I’m making progress on the books I got for Christmas! This month I read two novels with independent-minded female protagonists, a history of American culture’s panic over child sexuality, and a collection of essays on individual American experiences.
Lillian Boxfish Takes a Walk by Kathleen Rooney
Lillian is eighty-five years old and has plans for New Year’s Eve 1984: She will wear her mink coat and her yellow tights; she will enjoy dining alone at a favorite restaurant; she will walk, alone, in the dark, by whatever route catches her fancy, to a party hosted by a much-younger photographer she befriended in a park. Over the course of the evening, some of her plans are adapted, and Lillian ultimately walks more than ten miles, meandering around Manhattan and talking to many different people, passing places she’s been before in her decades in the city and reflecting on what happened there. She looks back on her career as an advertising copywriter, her late marriage and motherhood, her divorce, her mental illness, her second career as a poet, and all the many inspirations and setbacks and relationships and places that have shaped her long life.
This would be a great book to read all in one night when you can’t sleep! It took me about three days, walking with Lillian in all my spare moments. I loved the writing (sentences like, “His expression was sheepish enough to supply a Highland village with wool and milk.”) and the vivid evocation of 1930s-1980s New York. Lillian has a lot of interesting things to say about life and work as a woman in that era. Her ongoing interest in everyone around her introduces the reader to lots of different people. I loved the scene in which a group of Black teens attempt to mug Lillian but end up trading coats with her and chatting about her interest in rap music. I wish Grandma could read this book! She loved walking around New York and talking with people.
The Disreputable History of Frankie Landau-Banks by E. Lockhart
Frankie is a 15-year-old girl attending an elite boarding school. Her father is nostalgic about his own years at that school and often gets together with his school friends, who were members of a secret society called The Loyal Order of the Basset Hounds that kept a secret notebook called The Disreputable History. Returning to school for her second year with a newly curvy body, Frankie attracts the interest of a senior named Matthew, who invites her to a secret party. They begin dating, but Matthew repeatedly cancels plans with Frankie in order to hang out with his male friends . . . so she follows him and discovers that the Bassets continue as an all-male secret society, but they no longer know about the Disreputable History; in fact, they seem a bit lost about their purpose.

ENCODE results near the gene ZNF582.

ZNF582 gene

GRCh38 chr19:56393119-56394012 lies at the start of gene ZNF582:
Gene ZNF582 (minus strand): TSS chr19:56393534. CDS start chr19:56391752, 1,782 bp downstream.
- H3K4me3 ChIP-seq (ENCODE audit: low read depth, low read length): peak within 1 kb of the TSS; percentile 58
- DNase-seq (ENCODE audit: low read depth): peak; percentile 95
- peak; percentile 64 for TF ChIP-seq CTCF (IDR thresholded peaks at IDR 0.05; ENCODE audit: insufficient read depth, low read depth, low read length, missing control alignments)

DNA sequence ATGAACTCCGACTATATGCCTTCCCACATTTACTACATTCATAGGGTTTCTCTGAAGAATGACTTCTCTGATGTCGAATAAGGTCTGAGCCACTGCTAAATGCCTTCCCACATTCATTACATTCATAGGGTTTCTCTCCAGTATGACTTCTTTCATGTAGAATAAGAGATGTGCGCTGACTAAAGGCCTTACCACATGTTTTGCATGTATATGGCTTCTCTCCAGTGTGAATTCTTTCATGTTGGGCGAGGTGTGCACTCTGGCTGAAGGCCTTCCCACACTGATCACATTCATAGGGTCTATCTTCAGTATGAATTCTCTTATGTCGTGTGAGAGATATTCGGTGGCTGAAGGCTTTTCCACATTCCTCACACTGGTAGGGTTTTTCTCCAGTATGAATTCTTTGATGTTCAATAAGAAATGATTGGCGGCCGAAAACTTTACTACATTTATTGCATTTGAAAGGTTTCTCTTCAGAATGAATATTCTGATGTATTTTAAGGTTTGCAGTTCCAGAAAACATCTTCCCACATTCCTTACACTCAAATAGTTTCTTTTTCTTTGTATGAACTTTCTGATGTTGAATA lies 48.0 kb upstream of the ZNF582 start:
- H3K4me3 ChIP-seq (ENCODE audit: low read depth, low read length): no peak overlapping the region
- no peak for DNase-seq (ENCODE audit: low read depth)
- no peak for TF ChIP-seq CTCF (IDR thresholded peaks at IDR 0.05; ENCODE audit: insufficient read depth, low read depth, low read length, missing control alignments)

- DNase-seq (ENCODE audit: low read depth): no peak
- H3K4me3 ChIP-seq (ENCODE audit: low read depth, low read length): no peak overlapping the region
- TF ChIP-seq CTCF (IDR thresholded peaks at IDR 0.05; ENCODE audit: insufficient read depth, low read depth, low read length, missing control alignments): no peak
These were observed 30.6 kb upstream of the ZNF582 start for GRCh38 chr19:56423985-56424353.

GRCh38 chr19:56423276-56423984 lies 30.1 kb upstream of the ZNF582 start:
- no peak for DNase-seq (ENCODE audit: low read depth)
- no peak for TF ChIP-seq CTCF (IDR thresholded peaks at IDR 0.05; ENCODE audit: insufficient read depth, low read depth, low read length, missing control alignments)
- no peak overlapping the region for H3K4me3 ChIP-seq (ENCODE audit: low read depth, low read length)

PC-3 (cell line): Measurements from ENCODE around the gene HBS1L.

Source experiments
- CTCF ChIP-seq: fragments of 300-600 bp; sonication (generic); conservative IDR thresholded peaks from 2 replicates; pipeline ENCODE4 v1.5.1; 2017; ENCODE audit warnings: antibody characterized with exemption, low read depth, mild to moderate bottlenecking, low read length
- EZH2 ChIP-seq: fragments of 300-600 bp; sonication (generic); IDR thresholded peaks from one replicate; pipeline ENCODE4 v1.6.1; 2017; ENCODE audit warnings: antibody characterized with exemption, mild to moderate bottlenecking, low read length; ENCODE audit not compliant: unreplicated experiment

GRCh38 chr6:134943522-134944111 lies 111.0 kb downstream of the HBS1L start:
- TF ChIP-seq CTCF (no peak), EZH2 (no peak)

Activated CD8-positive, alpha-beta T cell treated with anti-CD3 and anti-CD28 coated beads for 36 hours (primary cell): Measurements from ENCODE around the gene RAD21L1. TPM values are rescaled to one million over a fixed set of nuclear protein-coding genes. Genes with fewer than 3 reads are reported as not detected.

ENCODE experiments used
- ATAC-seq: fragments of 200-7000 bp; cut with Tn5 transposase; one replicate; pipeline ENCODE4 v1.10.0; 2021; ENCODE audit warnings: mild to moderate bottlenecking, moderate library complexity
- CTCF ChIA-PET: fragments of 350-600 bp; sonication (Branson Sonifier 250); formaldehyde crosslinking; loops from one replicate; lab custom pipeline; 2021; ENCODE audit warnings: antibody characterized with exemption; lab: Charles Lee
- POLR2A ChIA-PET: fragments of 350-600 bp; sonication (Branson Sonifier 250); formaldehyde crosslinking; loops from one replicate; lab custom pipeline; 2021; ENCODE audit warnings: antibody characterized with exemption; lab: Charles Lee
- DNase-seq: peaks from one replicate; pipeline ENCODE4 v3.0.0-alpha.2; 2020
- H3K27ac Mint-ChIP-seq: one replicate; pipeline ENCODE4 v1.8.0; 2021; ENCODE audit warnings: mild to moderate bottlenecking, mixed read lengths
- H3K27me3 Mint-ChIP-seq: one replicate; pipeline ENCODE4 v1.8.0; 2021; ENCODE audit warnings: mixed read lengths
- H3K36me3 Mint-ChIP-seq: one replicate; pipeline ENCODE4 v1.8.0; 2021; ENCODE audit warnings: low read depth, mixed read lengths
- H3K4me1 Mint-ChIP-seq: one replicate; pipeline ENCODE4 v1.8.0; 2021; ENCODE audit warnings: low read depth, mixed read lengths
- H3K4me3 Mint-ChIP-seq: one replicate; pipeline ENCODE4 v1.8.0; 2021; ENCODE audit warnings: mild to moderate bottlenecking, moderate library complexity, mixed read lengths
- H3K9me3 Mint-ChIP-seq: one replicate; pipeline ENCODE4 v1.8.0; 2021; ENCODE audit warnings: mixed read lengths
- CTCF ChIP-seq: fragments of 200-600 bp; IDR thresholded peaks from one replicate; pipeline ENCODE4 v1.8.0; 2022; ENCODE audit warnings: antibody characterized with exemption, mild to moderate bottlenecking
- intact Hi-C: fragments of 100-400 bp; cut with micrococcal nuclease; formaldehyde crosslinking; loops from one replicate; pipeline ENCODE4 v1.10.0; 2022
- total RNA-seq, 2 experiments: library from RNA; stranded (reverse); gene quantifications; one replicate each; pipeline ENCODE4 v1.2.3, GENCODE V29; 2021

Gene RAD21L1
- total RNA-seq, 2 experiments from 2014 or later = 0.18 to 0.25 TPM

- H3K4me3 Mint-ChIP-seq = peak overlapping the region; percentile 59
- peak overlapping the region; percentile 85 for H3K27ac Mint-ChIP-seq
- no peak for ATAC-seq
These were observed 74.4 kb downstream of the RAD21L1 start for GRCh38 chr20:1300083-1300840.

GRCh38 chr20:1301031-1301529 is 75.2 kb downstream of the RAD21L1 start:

Frankie realizes that although the school now allows female students, they don’t really get the same networking opportunities or role models as the boys. She’s enjoying hanging out with Matthew and his friends but sees that they consider her a girlfriend rather than an equal. What can she do to prove that she is just as interesting and worthy as they are?
I’m glad that I persevered with reading this book, because the first 173 pages were awkward and uneven, with a sort of preachy omniscient narrator opining on what “we” see about Frankie, who seemed to be a strange blend of innocent child, elderly intellectual, and incipient anarchist. Pages 174-329 were much better! And then the last 12 pages were trying too hard to make the point of how very much Frankie had matured.
Still, I ended up liking Frankie and hoping that when she finished prep school, she went to Carnegie Mellon and joined KGB, which is just the place for geeks of all genders to band together for silly shenanigans.
Harmful to Minors by Judith Levine
This 2002 bestseller has the subtitle The Perils of Protecting Children from Sex, which probably helped to provoke the intense negative reaction to its publication detailed in the afterword. I wish the publisher had found a less shocking way to convey the book’s main point, which is still failing to get through the biases of mainstream American society two decades later: Trying to prevent children and teens from knowing anything about sex does not prevent them from being molested, being exploited, engaging in consensual sex, getting pregnant, or getting STDs.
This book covers the changes in American policies and attitudes over the 1980s and 1990s regarding sex education, pedophilia, children who have sexual contact with other children, teenagers who have sex with young adults, abortion, and acknowledgment that sexual activity can be pleasurable. The result is a country in which many people turn 18 having been taught almost nothing about sex except that it is dangerous, and many parents believe their children are very likely to be raped and murdered by strangers if not constantly supervised. It’s horrifying to see how much attitudes changed in just 20 years and how little they have changed in another 20 years since then!